Stepper Motor Vibrating and not turning with easy driver

I am using a nema 17 0Ncm 12V 0.4A Stepper Motor and powering it with a 12v 15A power supply.
This is being used in conjuction with an easy driver and an arduino uno.

Now the issue is i cannot get it to turn but only vibrate or turn what seems to be one step back and forth(very jittery)

Specifation for the stepper motor as well as wiring diagram attached:

Manufacturer Part Number 17HS15-0404S
Step Angle 1.8°
Step Accuracy 5%
Holding Torque 40Ncm(56.6oz.in)
Rated Current/phase 0.4A
Phase Resistance 30.0ohms
Voltage 12.0V
Inductance 58mH±20%(1KHz)
Weight 240g

I have attached 4 wires of the stepper in every combination possible to the easy driver but currently have it at:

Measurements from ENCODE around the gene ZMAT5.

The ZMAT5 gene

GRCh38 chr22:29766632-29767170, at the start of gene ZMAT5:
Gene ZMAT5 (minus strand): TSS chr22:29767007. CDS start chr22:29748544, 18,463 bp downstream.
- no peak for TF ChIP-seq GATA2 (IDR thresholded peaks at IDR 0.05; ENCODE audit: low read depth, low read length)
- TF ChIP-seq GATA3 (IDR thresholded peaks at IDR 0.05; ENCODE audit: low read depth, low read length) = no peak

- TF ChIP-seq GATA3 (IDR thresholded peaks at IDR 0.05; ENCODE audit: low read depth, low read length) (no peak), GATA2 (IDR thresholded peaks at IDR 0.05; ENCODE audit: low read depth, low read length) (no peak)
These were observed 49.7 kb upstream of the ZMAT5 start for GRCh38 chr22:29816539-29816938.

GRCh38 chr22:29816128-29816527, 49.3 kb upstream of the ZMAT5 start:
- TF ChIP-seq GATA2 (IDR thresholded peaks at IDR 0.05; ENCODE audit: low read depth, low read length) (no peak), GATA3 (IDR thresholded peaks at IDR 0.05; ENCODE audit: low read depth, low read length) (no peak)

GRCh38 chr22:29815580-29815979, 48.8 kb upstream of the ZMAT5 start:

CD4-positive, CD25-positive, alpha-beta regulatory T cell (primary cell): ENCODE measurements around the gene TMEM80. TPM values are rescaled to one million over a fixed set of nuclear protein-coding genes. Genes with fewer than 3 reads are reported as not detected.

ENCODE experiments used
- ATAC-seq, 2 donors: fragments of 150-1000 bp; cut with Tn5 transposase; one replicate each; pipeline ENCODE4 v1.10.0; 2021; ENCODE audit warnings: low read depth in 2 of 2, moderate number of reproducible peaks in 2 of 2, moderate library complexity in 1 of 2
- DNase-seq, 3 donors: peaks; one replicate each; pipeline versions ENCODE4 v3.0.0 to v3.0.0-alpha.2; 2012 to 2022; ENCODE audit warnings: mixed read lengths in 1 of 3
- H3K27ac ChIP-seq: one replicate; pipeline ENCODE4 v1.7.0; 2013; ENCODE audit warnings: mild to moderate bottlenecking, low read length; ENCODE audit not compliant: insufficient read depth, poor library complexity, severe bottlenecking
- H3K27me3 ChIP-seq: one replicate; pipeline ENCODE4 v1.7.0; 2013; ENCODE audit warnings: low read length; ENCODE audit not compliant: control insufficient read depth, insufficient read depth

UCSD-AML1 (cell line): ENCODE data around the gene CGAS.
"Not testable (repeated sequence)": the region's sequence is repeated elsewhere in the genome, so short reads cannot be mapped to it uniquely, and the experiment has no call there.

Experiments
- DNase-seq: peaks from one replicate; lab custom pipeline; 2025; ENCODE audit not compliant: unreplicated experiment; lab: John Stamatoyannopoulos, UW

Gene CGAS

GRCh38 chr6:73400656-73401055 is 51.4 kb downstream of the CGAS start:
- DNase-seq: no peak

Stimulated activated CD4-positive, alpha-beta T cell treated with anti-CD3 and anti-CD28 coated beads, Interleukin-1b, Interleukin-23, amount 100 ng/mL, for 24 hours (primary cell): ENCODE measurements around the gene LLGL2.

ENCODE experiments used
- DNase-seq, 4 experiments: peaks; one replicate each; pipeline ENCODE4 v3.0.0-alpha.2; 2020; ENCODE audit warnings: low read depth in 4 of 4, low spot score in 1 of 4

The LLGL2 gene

A+ green
A- black
B+ blue
B- red

My arduino code is coming directly from schmalzhaus easy driver code:

void setup() {
pinMode(8, OUTPUT);
pinMode(9, OUTPUT);
digitalWrite(8, LOW);
digitalWrite(9, LOW);
}

void loop() {
digitalWrite(9, HIGH);
delay(1);
digitalWrite(9, LOW);
delay(1);
}

I have wired the arduino with 8 to the direction and 9 to the step as per the instructions on the easy driver website. I have also tried to GRBL with gcode sender and the same thing happens along with trying various other code from the web.

Does anyone have any idea of how to fix this or lead me in the right direction?

Try this Simple Stepper Code

You can easily identify the pairs of wires for each coil by measuring the resistance with your digital multimeter.

I presume you have a separate power supply for the motor and you are NOT trying to draw motor power from the Arduino board.

Make a pencil drawing showing how everything is connected and post a photo of the drawing.

…R
Stepper Motor Basics

tkbadger:
I am using a nema 17 0Ncm 12V 0.4A Stepper Motor and powering it with a 12v 15A power supply.
This is being used in conjuction with an easy driver and an arduino uno.

Incorrect setup - all chopper drivers need the power supply voltage to be more than the product